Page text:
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Songwriting as Spiritual Discipline

 

 
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Author: Glenn Packiam
 
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Posted April 19, 2016 by

(This article was originally published in the 2010 March/April Song Discovery digital magazine.)

When you think of a spiritual discipline you probably think of the ones mentioned in Richard Foster’s writings, or, to reach much further back, the Rule of St. Benedict. But have you ever considered songwriting as a spiritual discipline?

There are two broad categories of spiritual disciplines: those that lead us to disengage from our normal routines—disciplines like fasting, silence, solitude, etc.—and those that lead us to intentionally engage God—disciplines like meditation on Scripture, contemplation of the life of Christ, prayer, and study. Good songwriting has a sort of symbiotic relationship with the spiritual disciplines: practicing the spiritual disciplines helps our songwriting and our songwriting itself can help us practice the disciplines. Worship songwriting can be both a discipline of disengagement and a discipline of engagement. Here are some thoughts on how—the first two dealing with disengagement, the second two with engagement.

1. Turn off the noise
If you’re like me, your idea of relaxing is sitting in front of the TV with your laptop open and your cell phone on the end table. But when was the last time you sat in silence—no music, no outside stimuli, no noise. It was when Jacob sent his servants, animals, family, and all his possession across the Jabbok that he was finally alone. And it was when he was alone that he wrestled with God, owning up to his real name (read: identity) for the first time and then being renamed (read: reshaped). Jesus’ first words about prayer have to do with place, specifically that we be alone. If we are going to be attentive to God’s work in our hearts, if we are going to be honest about our frailty and faith-filled about Christ’s all-sufficiency, we must be willing to regularly shut out the noise. Only then can our song creations be rooted in God and His work and not our fleeting thoughts and pop-culture sentiments.

2. Ignore the Charts
It’s no secret that you can make a living by writing worship songs, but it has become more than an occupational option; it can be an idolatrous preoccupation. Martin Luther wrote that it is “a great hindrance to a preacher if he looks around and worries about what people like or do not like to hear, or what might make him unpopular or bring harm or danger upon him… He should look at neither the pleasure nor the anger of lords and squires, neither money nor riches, neither popularity nor power, neither disgrace nor poverty nor harm.”

In the same way, if you’re trying to write the next chart-topping CCLI song, you’re in the wrong field. To keep your writing flowing from a pure heart, unfettered by selfish ambition and the long-forgotten sin of avarice, ignore the charts. It’s not wrong to get paid for writing, but you must guard against writing to get paid.

3. Immerse Yourself in Historic Liturgies
I have a friend who is a self-described recovering atheist. On his slow journey back to faith it is the ancient prayers, creeds, confessions, and the canonical office that has been a light. He recently observed that much of contemporary worship writing focuses on a singular hero figure that remains nameless and ambiguous enough for those songs to be happily at home on the Lion King soundtrack. His point is simply that our worship expression doesn’t adequately reflect our theology, specifically our Trinitarian theology.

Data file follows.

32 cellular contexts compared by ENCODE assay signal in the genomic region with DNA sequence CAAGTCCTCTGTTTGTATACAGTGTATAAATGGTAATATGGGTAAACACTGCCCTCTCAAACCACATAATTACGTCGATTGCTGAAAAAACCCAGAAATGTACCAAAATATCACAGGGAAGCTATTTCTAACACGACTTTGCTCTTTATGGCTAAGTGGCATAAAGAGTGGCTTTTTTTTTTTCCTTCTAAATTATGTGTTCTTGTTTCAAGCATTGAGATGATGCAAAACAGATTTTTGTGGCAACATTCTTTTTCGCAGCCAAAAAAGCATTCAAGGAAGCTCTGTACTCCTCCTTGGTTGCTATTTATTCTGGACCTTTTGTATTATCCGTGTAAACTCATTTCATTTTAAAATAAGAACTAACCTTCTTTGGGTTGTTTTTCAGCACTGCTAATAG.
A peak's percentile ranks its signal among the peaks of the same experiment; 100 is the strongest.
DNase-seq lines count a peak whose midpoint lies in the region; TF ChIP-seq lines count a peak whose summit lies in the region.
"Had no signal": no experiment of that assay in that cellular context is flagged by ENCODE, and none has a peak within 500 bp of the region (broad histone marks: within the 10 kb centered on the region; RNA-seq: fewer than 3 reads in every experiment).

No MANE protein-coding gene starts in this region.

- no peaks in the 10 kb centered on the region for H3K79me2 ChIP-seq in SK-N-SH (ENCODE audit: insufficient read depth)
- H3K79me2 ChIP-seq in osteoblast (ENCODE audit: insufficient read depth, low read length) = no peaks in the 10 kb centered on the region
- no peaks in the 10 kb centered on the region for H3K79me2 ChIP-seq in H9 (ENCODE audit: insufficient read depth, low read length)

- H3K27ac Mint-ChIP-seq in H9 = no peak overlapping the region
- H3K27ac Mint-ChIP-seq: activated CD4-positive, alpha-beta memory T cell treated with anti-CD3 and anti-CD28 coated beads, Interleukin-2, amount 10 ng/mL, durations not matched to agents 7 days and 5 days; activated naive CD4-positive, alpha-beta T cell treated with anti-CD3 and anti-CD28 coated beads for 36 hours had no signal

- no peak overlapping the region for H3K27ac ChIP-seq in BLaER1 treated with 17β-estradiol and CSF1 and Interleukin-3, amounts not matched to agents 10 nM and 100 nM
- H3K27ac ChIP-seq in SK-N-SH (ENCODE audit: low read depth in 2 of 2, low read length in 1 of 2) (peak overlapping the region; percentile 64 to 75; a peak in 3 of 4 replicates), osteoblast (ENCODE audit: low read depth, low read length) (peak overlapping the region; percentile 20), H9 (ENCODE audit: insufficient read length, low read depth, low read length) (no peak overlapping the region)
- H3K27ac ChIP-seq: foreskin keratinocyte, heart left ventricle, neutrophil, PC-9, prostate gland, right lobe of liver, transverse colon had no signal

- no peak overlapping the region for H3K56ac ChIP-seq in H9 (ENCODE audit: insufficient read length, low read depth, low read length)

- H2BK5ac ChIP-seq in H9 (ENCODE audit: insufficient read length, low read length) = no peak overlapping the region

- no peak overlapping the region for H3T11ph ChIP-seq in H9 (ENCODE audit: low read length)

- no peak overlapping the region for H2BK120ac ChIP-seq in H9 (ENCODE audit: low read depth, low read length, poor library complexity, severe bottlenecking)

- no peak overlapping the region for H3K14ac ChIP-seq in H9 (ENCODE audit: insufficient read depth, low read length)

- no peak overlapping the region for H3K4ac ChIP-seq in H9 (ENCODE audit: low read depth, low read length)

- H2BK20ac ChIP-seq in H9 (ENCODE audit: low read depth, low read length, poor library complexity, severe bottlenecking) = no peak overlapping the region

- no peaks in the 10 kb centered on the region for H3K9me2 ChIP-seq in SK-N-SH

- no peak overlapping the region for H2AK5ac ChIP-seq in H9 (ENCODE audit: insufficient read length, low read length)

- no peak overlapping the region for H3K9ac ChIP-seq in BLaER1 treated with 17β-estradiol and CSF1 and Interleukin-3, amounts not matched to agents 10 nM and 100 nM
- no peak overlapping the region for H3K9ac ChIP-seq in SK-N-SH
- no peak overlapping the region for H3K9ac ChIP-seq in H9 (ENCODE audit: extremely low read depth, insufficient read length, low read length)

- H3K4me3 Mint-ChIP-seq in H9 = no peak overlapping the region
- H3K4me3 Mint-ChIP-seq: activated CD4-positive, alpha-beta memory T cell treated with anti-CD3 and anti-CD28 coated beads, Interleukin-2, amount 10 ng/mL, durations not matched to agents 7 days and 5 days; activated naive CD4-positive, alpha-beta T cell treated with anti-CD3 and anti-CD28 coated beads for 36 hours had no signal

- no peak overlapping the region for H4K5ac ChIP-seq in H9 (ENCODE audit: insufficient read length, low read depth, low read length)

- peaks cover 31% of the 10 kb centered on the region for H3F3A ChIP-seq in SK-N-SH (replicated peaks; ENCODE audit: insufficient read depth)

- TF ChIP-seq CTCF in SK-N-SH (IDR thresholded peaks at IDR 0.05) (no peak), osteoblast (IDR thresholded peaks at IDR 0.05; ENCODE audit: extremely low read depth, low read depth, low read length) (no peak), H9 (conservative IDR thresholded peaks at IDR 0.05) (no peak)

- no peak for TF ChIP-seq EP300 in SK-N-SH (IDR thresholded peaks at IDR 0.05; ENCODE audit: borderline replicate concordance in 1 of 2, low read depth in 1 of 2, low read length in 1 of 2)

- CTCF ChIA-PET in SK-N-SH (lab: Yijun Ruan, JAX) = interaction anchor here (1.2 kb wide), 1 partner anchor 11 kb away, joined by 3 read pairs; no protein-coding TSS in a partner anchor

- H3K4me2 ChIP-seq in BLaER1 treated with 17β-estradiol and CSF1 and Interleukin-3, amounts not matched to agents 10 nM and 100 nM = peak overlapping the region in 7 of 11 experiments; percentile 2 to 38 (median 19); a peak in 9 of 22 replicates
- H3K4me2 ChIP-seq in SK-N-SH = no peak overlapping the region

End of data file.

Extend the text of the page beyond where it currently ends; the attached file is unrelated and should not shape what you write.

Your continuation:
We are largely ignorant of historic liturgies. For almost 1700 years the Nicene Creed—which affirms the Trinity, the full deity and full humanity of Christ, the resurrection of the dead, the certainty of judgment, and the unity of the Church—was said in the context of Christian worship. Today, in many churches, we’ve traded it for pop songs with theologically thin lyrics. We tell ourselves that people believe more than what our songs say—that even though we don’t sing about the Trinity or the Incarnation people know how to think correctly about it—but I wonder if that’s true. How long until the theology of our people is solely the theology of our songs? And if that happens, what kind of shape will we be in?

Be a student of what the Church for centuries prayed and sang and said. After all, we owe the survival of orthodoxy largely to those ancient prayers and songs.

4. Build a Memorial
Keep a journal. Write frequently what you sense God saying and doing in your life, in your family, in your church. The people of Israel set up monuments after each miraculous victory or event in their journey. It helped them to remember. This is the chief reason we write worship songs: we write to provide our congregation with a musical milestone of God’s faithfulness. The practice of journaling and songwriting is the practice of paying attention to God and His work and giving it expression so that it becomes a means of calling others to pay attention too.

There is more to be added to this list, but this should give us a good start in the right direction.

Glenn Packiam is the lead pastor of New life Downtown, a congregation of New Life Church in Colorado Springs, Colorado. To find out more about Glenn, visit his site


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